By Matthew Kearns, DVM
No matter which holiday you celebrate this time of year there is one thing common to us all: travel. Whether we travel for a day or for over a week, this means figuring out what to do with the four-legged family members.
Bringing your pet with you
This can be as easy as loading Fluffy or Fido in the car or as complicated as figuring out how to travel by air. If traveling by air, make sure to contact the airline you plan to use first. Certain requirements include: cost of travel (do you have to pay for a full seat or just a small additional fee), health certificate (usually within two weeks of travel), vaccines and whether the airline allows you to sedate your pet for travel.
Getting a pet sitter
This can be a touchy subject as I’ve heard stories of dream pet sitters, stories of nightmare pet sitters and everything in between. Most times using a family member, friend or neighbor is the best choice. If you decide to look for a pet sitter online, make sure to set up an interview beforehand to check if the pet sitter is associated with any pet sitter associations or any state or local trade associations. An interview also gives you a chance to ask for references.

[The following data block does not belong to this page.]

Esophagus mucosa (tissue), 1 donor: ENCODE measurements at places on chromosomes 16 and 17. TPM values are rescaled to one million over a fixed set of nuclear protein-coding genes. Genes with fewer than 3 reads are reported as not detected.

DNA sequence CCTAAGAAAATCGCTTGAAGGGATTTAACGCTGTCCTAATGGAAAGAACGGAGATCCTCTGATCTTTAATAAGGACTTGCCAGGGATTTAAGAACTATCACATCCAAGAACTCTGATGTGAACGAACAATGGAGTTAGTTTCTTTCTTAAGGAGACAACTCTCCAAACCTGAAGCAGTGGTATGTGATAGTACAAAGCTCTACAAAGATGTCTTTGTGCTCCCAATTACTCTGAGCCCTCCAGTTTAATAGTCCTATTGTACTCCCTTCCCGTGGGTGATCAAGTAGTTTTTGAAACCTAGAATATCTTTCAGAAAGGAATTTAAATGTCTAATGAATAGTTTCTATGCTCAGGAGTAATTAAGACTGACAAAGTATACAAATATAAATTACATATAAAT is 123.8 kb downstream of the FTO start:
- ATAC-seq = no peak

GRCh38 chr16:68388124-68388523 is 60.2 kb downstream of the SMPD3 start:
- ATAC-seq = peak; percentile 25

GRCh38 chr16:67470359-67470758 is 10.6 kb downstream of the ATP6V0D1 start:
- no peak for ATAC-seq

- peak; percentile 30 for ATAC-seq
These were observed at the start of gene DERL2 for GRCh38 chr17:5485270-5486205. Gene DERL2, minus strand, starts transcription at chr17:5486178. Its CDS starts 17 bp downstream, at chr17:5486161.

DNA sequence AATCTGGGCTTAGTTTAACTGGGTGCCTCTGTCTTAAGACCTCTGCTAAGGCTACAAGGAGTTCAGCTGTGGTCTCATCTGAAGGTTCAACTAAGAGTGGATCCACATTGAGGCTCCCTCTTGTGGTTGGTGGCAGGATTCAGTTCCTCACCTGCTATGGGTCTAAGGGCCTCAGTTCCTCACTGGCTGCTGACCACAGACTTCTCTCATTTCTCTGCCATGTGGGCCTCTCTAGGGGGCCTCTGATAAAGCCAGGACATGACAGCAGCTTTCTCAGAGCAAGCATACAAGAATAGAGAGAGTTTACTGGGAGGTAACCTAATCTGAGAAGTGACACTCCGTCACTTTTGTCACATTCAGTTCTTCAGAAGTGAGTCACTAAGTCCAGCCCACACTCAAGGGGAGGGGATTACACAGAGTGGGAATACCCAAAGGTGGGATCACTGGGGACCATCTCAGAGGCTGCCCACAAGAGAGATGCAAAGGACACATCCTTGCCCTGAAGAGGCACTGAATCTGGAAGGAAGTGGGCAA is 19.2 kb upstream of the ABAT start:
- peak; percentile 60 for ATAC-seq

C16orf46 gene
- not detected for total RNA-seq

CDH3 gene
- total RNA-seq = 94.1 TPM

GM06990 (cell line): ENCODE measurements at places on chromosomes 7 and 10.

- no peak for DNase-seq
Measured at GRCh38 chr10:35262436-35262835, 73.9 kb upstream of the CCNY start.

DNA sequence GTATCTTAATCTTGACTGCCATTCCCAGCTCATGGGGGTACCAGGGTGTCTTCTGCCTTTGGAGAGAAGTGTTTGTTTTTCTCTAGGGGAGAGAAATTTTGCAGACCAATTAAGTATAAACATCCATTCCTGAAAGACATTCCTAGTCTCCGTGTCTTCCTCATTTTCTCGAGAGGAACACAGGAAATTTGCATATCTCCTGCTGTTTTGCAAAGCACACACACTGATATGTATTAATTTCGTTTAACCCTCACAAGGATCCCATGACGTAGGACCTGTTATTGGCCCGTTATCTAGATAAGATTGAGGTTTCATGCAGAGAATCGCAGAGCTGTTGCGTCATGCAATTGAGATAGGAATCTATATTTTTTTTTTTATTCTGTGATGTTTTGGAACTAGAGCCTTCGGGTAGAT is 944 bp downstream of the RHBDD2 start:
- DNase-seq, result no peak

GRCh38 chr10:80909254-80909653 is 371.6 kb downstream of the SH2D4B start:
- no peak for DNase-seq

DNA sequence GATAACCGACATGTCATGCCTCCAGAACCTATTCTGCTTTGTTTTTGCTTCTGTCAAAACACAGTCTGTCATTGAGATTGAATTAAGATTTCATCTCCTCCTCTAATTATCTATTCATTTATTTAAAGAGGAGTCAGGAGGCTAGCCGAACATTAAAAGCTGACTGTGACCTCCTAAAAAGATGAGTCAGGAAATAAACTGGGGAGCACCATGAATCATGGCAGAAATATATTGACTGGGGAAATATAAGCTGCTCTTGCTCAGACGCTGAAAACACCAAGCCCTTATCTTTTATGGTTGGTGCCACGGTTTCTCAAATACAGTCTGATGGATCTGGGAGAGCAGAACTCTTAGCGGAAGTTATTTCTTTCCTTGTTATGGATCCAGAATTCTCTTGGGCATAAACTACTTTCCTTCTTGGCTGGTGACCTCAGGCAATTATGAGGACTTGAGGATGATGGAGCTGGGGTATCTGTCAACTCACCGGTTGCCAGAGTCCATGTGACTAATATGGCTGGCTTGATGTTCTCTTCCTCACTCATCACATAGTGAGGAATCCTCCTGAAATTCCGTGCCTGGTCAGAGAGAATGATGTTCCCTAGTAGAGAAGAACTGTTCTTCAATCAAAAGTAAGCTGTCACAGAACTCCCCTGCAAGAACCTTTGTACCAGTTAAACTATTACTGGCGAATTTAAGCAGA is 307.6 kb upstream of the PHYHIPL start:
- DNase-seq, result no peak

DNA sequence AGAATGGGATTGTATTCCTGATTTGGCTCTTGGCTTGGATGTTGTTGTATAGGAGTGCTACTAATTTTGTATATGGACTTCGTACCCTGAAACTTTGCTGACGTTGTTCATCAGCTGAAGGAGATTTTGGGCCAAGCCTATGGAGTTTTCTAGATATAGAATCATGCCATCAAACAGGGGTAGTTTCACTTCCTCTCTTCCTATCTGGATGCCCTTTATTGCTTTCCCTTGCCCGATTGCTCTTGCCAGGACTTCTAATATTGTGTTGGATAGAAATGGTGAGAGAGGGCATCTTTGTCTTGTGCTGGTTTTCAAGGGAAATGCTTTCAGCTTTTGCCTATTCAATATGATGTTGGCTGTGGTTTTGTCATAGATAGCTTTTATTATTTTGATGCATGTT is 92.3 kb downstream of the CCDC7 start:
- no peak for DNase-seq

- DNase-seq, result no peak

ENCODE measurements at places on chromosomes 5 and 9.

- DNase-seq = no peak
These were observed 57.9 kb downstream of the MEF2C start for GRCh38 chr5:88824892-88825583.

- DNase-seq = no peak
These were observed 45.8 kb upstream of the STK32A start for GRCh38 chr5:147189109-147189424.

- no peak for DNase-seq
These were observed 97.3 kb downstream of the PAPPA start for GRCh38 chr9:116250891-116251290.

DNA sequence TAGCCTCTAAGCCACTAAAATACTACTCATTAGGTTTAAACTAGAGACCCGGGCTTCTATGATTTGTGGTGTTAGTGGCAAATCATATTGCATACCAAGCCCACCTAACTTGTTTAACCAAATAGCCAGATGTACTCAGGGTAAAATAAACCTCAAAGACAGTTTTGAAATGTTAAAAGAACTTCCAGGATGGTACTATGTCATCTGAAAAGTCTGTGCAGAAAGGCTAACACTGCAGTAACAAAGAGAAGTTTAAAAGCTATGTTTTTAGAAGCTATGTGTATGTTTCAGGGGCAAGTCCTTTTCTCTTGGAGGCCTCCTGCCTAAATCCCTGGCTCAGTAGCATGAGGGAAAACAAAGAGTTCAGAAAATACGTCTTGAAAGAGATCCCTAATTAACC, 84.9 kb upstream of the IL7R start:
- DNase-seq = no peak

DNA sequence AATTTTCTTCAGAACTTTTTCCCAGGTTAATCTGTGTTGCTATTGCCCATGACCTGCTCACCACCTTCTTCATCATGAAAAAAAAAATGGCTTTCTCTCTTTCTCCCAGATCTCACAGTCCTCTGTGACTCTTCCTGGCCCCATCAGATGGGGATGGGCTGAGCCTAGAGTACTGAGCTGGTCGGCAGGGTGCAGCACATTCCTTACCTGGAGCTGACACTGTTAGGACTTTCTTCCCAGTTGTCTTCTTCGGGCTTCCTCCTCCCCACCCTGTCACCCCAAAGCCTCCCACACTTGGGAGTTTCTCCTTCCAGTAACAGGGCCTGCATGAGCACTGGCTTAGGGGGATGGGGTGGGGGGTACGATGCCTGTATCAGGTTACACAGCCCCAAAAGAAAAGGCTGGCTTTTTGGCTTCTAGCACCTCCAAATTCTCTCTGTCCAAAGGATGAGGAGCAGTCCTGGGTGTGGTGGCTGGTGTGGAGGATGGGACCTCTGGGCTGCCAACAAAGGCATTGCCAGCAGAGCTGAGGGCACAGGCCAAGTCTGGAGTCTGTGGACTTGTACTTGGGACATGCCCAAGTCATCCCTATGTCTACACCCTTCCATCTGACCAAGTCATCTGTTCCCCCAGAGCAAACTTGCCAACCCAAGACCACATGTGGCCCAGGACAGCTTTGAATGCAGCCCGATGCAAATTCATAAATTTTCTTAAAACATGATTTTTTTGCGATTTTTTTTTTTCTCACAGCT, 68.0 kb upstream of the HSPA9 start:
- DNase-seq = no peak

There are many boarding choices nowadays, and it can be difficult to choose which is best for you and your pet. One hopes that nothing bad will happen to our pets, but it is good to know how the facility will handle an emergency if it happens. It is best to visit the boarding facility ahead of time to check for cleanliness and orderliness, as well as find out what kind of relationship the boarding facility has with a veterinarian.
Our boarding facility is literally attached to the animal hospital, so we have a veterinarian on premises every day (including Sundays). Other boarding facilities have a veterinarian that visits every day, and some only have a relationship with a veterinarian if your pet is injured or showing symptoms of illness.
Additionally, when boarding at any facility, there are certain vaccines that are required by law including distemper, Bordatella (kennel cough) and rabies for dogs and distemper and rabies for cats. This may mean making an appointment with your veterinarian before dropping your pet off at the boarding facility.
I hope that this information is helpful and remember to start early in making arrangements for either a pet sitter or boarding. The end of year holidays are the busiest time for pet boarding.
I want to wish all of the readers of this column both a safe and joyous holiday season and happy 2017. I also want to thank both Heidi Sutton and the staff of the Arts and Lifestyles section, as well as all the staff of the Times Beacon Record and affiliates for another great year.
Dr. Kearns practices veterinary medicine from his Port Jefferson office and is pictured with his son Matthew and his dog Jasmine.